Fourth session of the Regional Advisory Committee of the United Nations Special Programme for the Economies of Central Asia (SPECA)
(Bishkek, 29 November 2002)
Statement by Mrs. Brigita Schmögnerová,
United Nations Economic Commission for Europe (UNECE)
Excellencies, Distinguished Delegates, Ladies and Gentlemen,
It is my first opportunity in my new capacity as Executive Secretary of the UNECE to address the supreme body of SPECA: the Regional Advisory Committee. It is also an honour and a pleasure for me.
The United Nations Special Programme for the Economies of Central Asia came into existence in 1998. The Programme is aimed at strengthening cooperation between participating countries, promoting economic development and stimulating their integration into the economy of Europe and Asia.
Since 1998 the importance of SPECA has not diminished. On the contrary: the war in Afghanistan had a great impact on the region and the need for reconciliation calls for urgent action. The region is far from reaching prosperity and, unless this is attained, we cannot achieve stability and peace. The United Nations and its Secretary-General therefore look with attention at the Central Asian countries.
In addition, in the process of EU enlargement, when ten more European States will join the EU in 2004, there will be a need for a close look at the future cooperation between the enlarged EU and non-acceding countries in South Eastern Europe, Eastern Europe, Caucasus, and Central Asia. The UNECE – whose role is to promote economic cooperation and integration in this region – will therefore focus more on South-Eastern Europe and CIS including Central Asia. We will provide more advisory assistance to member States at their request, including SPECA. Having said this we will have to generate new resources which will allow us to extend our activities in Central Asia. The Energy project there is financed by the United Nations Development account; this account will terminate in 2003 and new funding is so far not available.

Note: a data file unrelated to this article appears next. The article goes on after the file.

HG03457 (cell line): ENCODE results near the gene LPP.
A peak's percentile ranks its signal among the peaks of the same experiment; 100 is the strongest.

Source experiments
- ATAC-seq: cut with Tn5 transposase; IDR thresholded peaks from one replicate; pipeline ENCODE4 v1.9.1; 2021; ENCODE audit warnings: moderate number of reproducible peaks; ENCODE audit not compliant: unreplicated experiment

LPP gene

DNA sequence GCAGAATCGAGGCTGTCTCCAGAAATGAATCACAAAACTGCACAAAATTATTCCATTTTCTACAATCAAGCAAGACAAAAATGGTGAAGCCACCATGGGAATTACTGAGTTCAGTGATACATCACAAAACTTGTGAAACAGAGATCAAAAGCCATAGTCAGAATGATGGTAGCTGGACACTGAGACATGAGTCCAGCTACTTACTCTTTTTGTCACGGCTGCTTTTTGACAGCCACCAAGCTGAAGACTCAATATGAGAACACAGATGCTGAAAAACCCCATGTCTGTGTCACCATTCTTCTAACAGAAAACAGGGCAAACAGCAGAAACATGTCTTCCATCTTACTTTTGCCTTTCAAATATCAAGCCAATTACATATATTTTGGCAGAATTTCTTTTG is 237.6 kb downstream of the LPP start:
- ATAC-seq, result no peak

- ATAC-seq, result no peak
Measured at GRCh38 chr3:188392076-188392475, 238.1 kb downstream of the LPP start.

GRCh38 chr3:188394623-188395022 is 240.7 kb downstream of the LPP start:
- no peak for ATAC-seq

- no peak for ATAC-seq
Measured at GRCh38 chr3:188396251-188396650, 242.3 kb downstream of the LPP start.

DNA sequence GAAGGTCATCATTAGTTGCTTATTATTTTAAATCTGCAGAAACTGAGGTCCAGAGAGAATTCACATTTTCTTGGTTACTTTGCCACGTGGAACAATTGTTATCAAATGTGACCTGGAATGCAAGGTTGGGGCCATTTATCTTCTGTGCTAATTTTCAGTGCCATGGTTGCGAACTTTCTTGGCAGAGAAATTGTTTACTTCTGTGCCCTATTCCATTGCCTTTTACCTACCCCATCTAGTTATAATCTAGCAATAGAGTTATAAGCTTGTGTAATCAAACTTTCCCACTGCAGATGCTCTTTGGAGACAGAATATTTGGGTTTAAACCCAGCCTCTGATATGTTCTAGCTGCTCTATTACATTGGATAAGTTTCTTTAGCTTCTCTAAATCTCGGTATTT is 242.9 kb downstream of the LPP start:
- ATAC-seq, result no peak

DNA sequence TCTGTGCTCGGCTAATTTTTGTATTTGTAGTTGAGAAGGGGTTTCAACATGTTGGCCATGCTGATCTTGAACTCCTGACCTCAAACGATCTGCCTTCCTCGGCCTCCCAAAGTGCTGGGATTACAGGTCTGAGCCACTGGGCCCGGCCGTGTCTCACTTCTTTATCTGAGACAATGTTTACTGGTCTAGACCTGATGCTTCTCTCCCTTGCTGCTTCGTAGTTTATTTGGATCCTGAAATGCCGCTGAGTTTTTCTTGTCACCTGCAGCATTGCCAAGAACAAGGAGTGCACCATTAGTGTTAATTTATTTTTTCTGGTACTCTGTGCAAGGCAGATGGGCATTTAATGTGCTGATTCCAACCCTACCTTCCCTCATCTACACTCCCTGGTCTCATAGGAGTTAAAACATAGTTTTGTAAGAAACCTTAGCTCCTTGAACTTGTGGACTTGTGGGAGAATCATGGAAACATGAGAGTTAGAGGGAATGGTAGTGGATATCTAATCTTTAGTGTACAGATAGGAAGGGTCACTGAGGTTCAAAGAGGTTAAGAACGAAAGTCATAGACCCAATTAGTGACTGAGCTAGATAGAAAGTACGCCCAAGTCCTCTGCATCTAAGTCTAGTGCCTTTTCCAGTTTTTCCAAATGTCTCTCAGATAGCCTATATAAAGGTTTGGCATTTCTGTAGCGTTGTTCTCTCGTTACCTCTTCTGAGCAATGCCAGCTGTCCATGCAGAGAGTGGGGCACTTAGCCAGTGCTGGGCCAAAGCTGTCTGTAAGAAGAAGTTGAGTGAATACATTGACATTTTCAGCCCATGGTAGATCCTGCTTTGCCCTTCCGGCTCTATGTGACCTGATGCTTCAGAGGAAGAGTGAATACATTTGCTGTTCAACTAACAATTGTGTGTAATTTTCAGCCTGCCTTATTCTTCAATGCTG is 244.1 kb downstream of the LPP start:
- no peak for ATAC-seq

In promoting cooperation in post-enlargement Europe our focus will be on the development of transport infrastructure (like Euro-Asian transport links), trade facilitation, cooperation in the fields of energy and environment. The programme of SPECA has achieved considerable results in some of its areas. Its achievements are indicative of the potential of the Programme and of the fact that it belongs to the participating States.
It has been recognised that rational and effective use of energy and water resources in Central Asia is the key issue for the region and therefore represents one of the key priority fields in cooperation. Progress has been achieved which includes preparation of diagnostic reports and recently a common strategy. The current session should give guidance on the further process. I am sure that in the atmosphere of goodwill and cooperation your deliberations will ensure the success of your work. I would like to congratulate you on this achievement. But there are areas where progress must advance: